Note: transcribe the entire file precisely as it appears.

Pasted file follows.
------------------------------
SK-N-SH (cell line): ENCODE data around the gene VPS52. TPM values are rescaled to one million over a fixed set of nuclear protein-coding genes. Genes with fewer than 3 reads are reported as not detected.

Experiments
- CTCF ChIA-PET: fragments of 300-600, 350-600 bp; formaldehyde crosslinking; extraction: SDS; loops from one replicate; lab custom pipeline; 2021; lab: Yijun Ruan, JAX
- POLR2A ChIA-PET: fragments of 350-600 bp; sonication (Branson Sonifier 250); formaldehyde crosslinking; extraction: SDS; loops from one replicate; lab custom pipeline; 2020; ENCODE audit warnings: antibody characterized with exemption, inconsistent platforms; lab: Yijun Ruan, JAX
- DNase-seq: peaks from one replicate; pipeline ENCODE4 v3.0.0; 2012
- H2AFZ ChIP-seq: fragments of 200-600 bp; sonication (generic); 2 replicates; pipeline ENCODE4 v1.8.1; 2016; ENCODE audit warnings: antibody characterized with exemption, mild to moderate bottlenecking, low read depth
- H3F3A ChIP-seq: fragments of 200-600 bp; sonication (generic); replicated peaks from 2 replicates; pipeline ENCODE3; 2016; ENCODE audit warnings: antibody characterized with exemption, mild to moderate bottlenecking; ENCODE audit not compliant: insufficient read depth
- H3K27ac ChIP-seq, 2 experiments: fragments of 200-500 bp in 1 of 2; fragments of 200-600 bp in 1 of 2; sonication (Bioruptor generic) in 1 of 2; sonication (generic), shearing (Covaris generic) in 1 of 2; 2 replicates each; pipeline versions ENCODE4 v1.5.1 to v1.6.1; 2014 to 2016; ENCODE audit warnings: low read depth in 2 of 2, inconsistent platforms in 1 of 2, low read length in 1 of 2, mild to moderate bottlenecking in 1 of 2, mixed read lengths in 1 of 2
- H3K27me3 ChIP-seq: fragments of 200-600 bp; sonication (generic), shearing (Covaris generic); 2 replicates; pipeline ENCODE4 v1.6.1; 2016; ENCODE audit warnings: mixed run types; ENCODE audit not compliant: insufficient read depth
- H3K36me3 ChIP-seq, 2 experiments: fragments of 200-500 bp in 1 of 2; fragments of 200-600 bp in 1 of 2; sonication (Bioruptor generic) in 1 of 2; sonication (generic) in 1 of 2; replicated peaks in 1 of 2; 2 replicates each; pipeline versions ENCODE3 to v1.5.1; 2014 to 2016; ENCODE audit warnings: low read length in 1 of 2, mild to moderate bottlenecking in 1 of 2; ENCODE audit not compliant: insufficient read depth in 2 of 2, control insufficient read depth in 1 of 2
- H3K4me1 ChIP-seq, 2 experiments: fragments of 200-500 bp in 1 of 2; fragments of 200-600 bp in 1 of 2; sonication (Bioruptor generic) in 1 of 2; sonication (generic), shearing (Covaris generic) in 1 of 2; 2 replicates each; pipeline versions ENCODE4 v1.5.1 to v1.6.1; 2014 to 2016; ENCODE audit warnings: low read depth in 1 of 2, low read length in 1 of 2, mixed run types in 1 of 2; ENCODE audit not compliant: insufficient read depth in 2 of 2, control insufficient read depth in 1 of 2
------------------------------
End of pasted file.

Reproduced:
SK-N-SH (cell line): ENCODE data around the gene VPS52. TPM values are rescaled to one million over a fixed set of nuclear protein-coding genes. Genes with fewer than 3 reads are reported as not detected.

Experiments
- CTCF ChIA-PET: fragments of 300-600, 350-600 bp; formaldehyde crosslinking; extraction: SDS; loops from one replicate; lab custom pipeline; 2021; lab: Yijun Ruan, JAX
- POLR2A ChIA-PET: fragments of 350-600 bp; sonication (Branson Sonifier 250); formaldehyde crosslinking; extraction: SDS; loops from one replicate; lab custom pipeline; 2020; ENCODE audit warnings: antibody characterized with exemption, inconsistent platforms; lab: Yijun Ruan, JAX
- DNase-seq: peaks from one replicate; pipeline ENCODE4 v3.0.0; 2012
- H2AFZ ChIP-seq: fragments of 200-600 bp; sonication (generic); 2 replicates; pipeline ENCODE4 v1.8.1; 2016; ENCODE audit warnings: antibody characterized with exemption, mild to moderate bottlenecking, low read depth
- H3F3A ChIP-seq: fragments of 200-600 bp; sonication (generic); replicated peaks from 2 replicates; pipeline ENCODE3; 2016; ENCODE audit warnings: antibody characterized with exemption, mild to moderate bottlenecking; ENCODE audit not compliant: insufficient read depth
- H3K27ac ChIP-seq, 2 experiments: fragments of 200-500 bp in 1 of 2; fragments of 200-600 bp in 1 of 2; sonication (Bioruptor generic) in 1 of 2; sonication (generic), shearing (Covaris generic) in 1 of 2; 2 replicates each; pipeline versions ENCODE4 v1.5.1 to v1.6.1; 2014 to 2016; ENCODE audit warnings: low read depth in 2 of 2, inconsistent platforms in 1 of 2, low read length in 1 of 2, mild to moderate bottlenecking in 1 of 2, mixed read lengths in 1 of 2
- H3K27me3 ChIP-seq: fragments of 200-600 bp; sonication (generic), shearing (Covaris generic); 2 replicates; pipeline ENCODE4 v1.6.1; 2016; ENCODE audit warnings: mixed run types; ENCODE audit not compliant: insufficient read depth
- H3K36me3 ChIP-seq, 2 experiments: fragments of 200-500 bp in 1 of 2; fragments of 200-600 bp in 1 of 2; sonication (Bioruptor generic) in 1 of 2; sonication (generic) in 1 of 2; replicated peaks in 1 of 2; 2 replicates each; pipeline versions ENCODE3 to v1.5.1; 2014 to 2016; ENCODE audit warnings: low read length in 1 of 2, mild to moderate bottlenecking in 1 of 2; ENCODE audit not compliant: insufficient read depth in 2 of 2, control insufficient read depth in 1 of 2
- H3K4me1 ChIP-seq, 2 experiments: fragments of 200-500 bp in 1 of 2; fragments of 200-600 bp in 1 of 2; sonication (Bioruptor generic) in 1 of 2; sonication (generic), shearing (Covaris generic) in 1 of 2; 2 replicates each; pipeline versions ENCODE4 v1.5.1 to v1.6.1; 2014 to 2016; ENCODE audit warnings: low read depth in 1 of 2, low read length in 1 of 2, mixed run types in 1 of 2; ENCODE audit not compliant: insufficient read depth in 2 of 2, control insufficient read depth in 1 of 2